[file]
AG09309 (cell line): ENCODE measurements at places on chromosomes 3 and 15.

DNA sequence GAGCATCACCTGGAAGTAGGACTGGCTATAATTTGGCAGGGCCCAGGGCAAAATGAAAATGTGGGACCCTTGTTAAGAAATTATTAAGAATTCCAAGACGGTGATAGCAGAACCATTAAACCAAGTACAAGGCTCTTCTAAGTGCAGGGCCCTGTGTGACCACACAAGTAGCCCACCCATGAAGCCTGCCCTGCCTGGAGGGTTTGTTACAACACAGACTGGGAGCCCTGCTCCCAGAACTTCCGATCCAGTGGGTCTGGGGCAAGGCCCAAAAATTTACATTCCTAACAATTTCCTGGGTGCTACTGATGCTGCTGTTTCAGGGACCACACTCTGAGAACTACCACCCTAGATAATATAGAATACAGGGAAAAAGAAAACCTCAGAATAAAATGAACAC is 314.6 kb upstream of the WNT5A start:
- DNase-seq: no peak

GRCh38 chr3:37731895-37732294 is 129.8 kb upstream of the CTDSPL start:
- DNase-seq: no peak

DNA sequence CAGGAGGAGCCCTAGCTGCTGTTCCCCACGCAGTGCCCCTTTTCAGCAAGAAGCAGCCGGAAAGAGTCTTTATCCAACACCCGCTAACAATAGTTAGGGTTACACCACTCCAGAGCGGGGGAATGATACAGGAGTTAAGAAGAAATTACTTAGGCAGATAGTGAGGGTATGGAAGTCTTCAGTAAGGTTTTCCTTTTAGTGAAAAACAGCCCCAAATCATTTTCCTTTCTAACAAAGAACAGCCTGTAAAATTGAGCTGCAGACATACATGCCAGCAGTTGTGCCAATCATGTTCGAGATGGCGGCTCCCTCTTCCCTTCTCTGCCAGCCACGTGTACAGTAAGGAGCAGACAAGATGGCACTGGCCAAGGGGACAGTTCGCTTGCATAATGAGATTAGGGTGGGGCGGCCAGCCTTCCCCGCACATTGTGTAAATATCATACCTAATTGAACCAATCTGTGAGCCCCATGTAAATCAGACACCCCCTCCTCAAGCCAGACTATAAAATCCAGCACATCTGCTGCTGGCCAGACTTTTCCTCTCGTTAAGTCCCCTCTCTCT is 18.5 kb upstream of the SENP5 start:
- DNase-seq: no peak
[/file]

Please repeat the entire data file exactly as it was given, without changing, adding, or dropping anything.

AG09309 (cell line): ENCODE measurements at places on chromosomes 3 and 15.

DNA sequence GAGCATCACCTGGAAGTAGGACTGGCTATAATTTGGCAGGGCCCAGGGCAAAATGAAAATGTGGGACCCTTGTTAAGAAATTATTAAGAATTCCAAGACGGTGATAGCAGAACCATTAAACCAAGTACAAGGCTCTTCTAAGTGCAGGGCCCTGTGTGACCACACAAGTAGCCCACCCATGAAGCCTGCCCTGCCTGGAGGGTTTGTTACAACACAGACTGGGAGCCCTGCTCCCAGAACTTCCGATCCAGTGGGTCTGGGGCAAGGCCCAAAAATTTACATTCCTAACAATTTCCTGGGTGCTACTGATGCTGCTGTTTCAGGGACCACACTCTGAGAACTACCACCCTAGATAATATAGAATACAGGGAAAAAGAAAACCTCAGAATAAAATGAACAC is 314.6 kb upstream of the WNT5A start:
- DNase-seq: no peak

GRCh38 chr3:37731895-37732294 is 129.8 kb upstream of the CTDSPL start:
- DNase-seq: no peak

DNA sequence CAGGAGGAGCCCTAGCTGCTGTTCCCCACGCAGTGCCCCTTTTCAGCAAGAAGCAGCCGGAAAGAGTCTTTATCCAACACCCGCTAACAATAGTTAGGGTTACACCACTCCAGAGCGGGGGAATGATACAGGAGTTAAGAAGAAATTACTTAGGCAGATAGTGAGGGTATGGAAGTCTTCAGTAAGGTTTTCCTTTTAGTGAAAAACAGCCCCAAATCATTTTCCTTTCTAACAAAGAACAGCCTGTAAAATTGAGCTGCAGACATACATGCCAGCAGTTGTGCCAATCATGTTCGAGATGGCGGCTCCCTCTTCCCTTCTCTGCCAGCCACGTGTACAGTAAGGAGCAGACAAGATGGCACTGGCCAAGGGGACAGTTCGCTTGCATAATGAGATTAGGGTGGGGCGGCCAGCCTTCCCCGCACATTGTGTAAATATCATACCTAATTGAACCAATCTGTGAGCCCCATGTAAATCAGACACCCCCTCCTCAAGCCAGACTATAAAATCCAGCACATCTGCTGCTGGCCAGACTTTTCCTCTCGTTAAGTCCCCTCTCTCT is 18.5 kb upstream of the SENP5 start:
- DNase-seq: no peak